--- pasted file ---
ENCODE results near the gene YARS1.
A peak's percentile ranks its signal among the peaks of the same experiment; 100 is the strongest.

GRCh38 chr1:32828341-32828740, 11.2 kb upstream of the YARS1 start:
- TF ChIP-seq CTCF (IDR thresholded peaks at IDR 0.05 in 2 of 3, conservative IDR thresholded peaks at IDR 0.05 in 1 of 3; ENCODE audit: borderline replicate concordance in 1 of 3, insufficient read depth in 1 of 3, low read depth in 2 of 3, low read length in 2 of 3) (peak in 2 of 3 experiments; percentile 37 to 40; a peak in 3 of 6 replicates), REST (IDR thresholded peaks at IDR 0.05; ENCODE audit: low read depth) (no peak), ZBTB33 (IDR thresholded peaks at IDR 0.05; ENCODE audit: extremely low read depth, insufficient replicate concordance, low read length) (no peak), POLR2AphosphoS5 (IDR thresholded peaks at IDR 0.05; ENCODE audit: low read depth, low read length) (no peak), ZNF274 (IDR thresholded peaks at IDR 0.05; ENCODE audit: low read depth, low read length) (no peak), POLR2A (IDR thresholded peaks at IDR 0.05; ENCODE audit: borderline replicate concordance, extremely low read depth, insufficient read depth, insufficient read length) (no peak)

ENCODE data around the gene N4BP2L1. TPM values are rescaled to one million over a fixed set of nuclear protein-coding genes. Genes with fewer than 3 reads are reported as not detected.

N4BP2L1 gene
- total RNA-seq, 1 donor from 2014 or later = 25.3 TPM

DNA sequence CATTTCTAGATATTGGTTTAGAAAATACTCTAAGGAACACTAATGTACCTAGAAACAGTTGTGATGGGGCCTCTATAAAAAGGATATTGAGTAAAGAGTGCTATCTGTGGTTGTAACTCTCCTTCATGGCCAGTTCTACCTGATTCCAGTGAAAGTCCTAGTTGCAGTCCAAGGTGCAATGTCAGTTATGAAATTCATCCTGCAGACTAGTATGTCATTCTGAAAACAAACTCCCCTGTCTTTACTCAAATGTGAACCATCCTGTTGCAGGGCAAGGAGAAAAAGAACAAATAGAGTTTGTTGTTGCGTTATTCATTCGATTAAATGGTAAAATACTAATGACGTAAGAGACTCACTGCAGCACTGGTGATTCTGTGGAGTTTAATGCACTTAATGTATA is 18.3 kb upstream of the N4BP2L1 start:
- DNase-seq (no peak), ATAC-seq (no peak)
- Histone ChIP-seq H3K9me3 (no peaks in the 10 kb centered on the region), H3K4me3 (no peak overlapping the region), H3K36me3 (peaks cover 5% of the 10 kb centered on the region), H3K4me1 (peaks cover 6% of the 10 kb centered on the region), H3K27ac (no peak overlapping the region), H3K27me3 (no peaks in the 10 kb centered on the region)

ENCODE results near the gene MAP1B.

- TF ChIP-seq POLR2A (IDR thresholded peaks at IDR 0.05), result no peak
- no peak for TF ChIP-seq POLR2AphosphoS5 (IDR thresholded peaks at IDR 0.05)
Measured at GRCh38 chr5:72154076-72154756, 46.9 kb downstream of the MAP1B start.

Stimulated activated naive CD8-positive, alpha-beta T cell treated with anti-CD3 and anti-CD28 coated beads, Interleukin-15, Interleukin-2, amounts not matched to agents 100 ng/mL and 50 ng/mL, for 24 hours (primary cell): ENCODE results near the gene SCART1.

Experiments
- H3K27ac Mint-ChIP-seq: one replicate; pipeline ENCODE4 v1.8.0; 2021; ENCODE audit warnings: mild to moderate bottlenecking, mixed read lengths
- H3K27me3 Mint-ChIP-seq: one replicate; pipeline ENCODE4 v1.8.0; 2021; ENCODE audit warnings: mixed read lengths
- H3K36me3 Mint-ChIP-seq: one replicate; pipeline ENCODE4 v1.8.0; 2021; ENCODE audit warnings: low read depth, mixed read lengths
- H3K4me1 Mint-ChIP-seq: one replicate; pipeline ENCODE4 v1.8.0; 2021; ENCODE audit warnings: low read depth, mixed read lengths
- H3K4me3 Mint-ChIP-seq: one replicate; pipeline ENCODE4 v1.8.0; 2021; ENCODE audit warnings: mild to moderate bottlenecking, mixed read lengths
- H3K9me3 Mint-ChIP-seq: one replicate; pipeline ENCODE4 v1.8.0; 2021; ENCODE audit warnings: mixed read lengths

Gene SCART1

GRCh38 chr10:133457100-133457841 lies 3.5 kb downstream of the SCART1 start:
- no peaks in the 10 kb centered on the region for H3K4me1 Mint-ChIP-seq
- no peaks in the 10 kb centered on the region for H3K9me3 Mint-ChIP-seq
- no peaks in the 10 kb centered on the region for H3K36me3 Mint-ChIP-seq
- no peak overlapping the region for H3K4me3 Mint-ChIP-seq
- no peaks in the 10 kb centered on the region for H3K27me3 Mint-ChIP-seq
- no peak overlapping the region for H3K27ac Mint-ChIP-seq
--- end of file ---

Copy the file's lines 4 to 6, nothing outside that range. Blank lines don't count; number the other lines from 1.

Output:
- TF ChIP-seq CTCF (IDR thresholded peaks at IDR 0.05 in 2 of 3, conservative IDR thresholded peaks at IDR 0.05 in 1 of 3; ENCODE audit: borderline replicate concordance in 1 of 3, insufficient read depth in 1 of 3, low read depth in 2 of 3, low read length in 2 of 3) (peak in 2 of 3 experiments; percentile 37 to 40; a peak in 3 of 6 replicates), REST (IDR thresholded peaks at IDR 0.05; ENCODE audit: low read depth) (no peak), ZBTB33 (IDR thresholded peaks at IDR 0.05; ENCODE audit: extremely low read depth, insufficient replicate concordance, low read length) (no peak), POLR2AphosphoS5 (IDR thresholded peaks at IDR 0.05; ENCODE audit: low read depth, low read length) (no peak), ZNF274 (IDR thresholded peaks at IDR 0.05; ENCODE audit: low read depth, low read length) (no peak), POLR2A (IDR thresholded peaks at IDR 0.05; ENCODE audit: borderline replicate concordance, extremely low read depth, insufficient read depth, insufficient read length) (no peak)

ENCODE data around the gene N4BP2L1. TPM values are rescaled to one million over a fixed set of nuclear protein-coding genes. Genes with fewer than 3 reads are reported as not detected.

N4BP2L1 gene